Both business models are valid, I think it's just a matter of chosing the work that suits you as a person, and people should play to their strengths. If you're going online, you need to be more adept at a different style of marketing. I  too, prefer to deal with people in person, but there are customers that want things in between sales, and I don't have a lot of retail outlets at the moment. I've been experimenting with leaving a handful of popular items listed in my Etsy shop, and pointing people there if they have inquiries. It's lead to a few sales I might not have gotten otherwise with minimal effort. I keep a half a dozen 8"x8" boxes and enough packing peanuts for 3-4 shipments on hand all the time, and have some packing items stored conveniently next to my stock area.

What I find interesting is that most international customers that shop online regularly are familiar with and accepting of paying import tax. They consider it part of the deal. They know they're getting from you what they're not able to get anywhere else: your particular creative stamp on whatever it is that you make.

Most of the rest of the world is also used to a higher rate of shipping than US customers. USPS offers extremely reasonable rates compared to a lot of other national post services. I've actually taken to burying some of my shipping costs in the online posted price of an item so as to not scare off some customers.

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I think it a matter of expectations and much more on WHERE you live. If its in the boonies and you do not want to travel than its fine to ship-if you whole business model is on Easy than you are married to shipping. Thats fine.Its not my thing but I can see it especially if you have high value items.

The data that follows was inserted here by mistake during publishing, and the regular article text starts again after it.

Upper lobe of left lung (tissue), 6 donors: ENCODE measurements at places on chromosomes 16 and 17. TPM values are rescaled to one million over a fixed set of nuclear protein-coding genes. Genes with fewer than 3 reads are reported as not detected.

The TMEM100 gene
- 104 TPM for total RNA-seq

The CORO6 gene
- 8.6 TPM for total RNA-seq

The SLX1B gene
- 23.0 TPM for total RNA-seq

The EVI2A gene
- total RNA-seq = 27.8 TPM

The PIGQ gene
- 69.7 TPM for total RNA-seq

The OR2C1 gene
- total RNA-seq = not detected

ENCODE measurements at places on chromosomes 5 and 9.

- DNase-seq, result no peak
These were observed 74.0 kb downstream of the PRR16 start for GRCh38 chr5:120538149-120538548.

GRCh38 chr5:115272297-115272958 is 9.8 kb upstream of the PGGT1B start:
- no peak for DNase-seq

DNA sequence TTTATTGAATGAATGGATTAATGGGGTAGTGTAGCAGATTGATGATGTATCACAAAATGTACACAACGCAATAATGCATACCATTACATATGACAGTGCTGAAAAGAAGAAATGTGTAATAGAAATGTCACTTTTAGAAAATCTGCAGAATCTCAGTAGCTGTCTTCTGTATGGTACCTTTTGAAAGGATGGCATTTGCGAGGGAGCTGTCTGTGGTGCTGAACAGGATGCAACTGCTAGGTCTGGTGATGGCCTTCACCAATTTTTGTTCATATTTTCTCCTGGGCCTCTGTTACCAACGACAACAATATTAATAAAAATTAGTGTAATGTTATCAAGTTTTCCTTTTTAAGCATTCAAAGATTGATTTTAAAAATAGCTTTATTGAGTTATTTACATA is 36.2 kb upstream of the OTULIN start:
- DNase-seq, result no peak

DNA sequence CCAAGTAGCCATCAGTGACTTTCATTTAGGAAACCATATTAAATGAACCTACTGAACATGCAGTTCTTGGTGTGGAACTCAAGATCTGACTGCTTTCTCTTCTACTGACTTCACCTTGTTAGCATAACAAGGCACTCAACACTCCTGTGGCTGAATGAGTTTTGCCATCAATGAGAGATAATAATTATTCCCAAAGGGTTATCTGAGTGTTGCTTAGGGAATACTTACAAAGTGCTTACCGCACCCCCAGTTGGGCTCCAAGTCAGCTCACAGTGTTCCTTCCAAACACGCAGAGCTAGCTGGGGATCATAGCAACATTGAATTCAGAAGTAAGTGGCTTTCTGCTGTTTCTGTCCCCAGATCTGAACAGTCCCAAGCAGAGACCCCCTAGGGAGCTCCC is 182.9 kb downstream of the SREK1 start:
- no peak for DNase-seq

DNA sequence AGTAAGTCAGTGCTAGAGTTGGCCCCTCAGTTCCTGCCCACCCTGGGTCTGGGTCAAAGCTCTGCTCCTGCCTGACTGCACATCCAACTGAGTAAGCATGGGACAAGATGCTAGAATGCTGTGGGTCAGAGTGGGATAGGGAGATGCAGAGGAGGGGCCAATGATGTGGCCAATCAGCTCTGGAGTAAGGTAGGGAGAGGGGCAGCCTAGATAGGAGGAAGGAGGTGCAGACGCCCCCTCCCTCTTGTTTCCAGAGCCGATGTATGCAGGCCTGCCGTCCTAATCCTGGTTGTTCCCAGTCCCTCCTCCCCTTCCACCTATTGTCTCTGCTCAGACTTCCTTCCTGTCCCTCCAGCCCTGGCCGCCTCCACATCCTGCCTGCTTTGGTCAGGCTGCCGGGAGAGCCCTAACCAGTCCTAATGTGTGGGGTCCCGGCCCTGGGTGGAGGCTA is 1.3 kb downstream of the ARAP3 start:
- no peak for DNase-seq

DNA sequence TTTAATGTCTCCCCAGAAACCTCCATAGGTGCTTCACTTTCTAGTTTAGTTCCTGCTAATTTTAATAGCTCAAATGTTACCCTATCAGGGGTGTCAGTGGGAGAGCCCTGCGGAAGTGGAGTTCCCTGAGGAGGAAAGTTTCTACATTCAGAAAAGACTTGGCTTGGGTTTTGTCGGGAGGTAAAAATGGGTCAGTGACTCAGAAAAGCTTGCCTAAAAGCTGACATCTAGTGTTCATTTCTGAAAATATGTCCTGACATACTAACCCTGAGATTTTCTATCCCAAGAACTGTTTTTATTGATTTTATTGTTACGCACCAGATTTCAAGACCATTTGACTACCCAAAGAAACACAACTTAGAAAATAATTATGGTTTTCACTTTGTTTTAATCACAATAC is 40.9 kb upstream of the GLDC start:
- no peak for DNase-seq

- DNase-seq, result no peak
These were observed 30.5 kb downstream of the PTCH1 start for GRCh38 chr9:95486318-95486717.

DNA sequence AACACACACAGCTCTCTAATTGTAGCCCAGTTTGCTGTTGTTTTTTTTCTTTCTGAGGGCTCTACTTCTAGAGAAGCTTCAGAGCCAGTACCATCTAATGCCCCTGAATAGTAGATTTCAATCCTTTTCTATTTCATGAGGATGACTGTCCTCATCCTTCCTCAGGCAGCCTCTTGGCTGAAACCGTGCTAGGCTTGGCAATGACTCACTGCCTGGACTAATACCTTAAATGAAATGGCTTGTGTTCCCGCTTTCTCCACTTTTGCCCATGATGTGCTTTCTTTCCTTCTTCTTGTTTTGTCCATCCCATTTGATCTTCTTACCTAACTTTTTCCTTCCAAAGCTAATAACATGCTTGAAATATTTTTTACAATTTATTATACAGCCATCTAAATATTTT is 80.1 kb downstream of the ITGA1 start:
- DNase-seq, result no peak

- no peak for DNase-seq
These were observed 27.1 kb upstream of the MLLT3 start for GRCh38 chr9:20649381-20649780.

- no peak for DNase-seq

Doing a three income stream I have found the most profit is from art fairs  vs shipping or wholesale. That said I do all three.(see my February  CM article  on that.

If I can make an average of 7-8k at a regular show (not counting my best ones ) than thats more profit than shipping any one or two mugs to uncle George in Texas.

For me shipping is serving my existing customers not new ones.It feeds back to more show sales.

I would rather drive two days set up for 3 day show drive home and have 7k for that than ship a hundred of boxes out. But thats me not everyone has put in the decades to get this kind of customer base.I realize this and know that hard path is not going to work for everyone .especially those with kids.

I know someone who is very content shipping out 25 $ mugs to gross under 35K a year. That guy is not me but I do understand it. I'm just more driven.

these days I'm overwhelmed with mug requests and I think its a upward trend RIGHT now. I'm just not a fan and try to steer them to a venue I'll be at later in the year first.Just today a customer from Wa state called saying how she loved the 4 mugs I sent her last month and wanted more. Oh boy another pack job with one arm.

I think the break point on shipping is 4 items-that makes more sense than 1 or 2.

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The difference between these two formats is volume. I can unload 150 to 200 pots in a three day show. It’s not feasible to pack and ship this amount of pots in three days. No matter how good you are at online marketing, there is a fairly low ceiling of volume, defined by the packing and shipping. Doing shows is a lot of labor but the ceiling is much higher. 

Edited by GEP